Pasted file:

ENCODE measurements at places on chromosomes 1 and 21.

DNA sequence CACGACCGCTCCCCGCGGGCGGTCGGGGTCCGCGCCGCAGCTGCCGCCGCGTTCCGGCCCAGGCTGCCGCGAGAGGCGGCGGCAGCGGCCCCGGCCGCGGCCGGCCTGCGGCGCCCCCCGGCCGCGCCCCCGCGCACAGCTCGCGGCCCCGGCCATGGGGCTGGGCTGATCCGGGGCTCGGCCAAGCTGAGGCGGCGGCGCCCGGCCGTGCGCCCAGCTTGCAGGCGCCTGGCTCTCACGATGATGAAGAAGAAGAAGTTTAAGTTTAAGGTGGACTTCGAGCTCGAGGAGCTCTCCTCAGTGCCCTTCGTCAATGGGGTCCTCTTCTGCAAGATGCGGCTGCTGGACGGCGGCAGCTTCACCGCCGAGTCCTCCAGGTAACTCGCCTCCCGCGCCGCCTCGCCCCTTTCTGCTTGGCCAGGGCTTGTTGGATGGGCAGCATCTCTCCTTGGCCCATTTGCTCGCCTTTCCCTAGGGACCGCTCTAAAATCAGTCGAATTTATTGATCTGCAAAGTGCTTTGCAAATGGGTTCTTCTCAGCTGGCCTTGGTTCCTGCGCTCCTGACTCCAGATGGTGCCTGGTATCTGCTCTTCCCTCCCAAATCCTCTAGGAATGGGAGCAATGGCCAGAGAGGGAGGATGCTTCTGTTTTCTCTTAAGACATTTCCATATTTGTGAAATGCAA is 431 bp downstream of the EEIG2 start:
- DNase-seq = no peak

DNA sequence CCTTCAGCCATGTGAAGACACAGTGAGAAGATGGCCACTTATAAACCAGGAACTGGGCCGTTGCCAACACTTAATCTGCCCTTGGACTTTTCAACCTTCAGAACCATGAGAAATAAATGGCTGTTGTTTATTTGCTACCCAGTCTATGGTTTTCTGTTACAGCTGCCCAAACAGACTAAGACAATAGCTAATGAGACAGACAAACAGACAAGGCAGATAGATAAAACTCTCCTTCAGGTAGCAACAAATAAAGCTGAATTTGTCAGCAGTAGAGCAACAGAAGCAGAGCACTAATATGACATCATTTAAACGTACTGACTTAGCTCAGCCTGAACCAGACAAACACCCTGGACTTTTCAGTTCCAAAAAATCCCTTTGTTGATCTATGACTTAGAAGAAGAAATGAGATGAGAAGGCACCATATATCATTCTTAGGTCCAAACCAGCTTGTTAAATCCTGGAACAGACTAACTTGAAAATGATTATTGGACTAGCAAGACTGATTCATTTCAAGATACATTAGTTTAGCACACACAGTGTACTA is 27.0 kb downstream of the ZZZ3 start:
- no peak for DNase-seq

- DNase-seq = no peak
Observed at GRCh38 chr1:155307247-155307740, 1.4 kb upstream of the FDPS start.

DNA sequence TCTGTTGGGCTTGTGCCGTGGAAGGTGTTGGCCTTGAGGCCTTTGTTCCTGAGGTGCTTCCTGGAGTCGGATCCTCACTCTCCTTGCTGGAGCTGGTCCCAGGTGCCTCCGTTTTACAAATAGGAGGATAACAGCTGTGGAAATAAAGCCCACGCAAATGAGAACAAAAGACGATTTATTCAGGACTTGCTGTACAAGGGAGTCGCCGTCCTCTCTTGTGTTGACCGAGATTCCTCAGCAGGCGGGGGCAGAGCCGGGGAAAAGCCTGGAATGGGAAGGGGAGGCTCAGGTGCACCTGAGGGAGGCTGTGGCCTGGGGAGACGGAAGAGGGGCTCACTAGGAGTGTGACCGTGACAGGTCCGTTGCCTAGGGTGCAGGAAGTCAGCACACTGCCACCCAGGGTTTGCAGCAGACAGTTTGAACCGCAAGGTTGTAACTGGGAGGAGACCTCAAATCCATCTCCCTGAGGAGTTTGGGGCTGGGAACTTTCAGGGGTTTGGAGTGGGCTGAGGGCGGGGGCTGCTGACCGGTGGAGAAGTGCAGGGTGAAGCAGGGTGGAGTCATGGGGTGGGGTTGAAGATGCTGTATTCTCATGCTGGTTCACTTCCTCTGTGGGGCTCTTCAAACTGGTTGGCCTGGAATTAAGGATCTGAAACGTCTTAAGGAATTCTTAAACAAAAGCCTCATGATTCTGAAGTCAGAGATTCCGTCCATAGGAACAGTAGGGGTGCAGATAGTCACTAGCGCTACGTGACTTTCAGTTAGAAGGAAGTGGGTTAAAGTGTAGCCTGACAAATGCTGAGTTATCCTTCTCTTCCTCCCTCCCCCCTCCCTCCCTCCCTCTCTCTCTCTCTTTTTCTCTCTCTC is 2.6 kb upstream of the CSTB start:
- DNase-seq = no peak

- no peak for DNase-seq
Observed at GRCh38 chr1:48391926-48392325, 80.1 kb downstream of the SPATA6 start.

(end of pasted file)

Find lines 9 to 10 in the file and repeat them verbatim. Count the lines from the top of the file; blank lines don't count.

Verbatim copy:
- DNase-seq = no peak

- no peak for DNase-seq